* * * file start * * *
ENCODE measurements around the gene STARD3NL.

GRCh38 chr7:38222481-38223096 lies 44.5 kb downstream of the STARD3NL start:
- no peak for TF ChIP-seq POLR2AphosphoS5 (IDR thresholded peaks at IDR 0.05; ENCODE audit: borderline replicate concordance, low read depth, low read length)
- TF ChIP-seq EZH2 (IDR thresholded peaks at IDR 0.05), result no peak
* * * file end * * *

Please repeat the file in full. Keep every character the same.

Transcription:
ENCODE measurements around the gene STARD3NL.

GRCh38 chr7:38222481-38223096 lies 44.5 kb downstream of the STARD3NL start:
- no peak for TF ChIP-seq POLR2AphosphoS5 (IDR thresholded peaks at IDR 0.05; ENCODE audit: borderline replicate concordance, low read depth, low read length)
- TF ChIP-seq EZH2 (IDR thresholded peaks at IDR 0.05), result no peak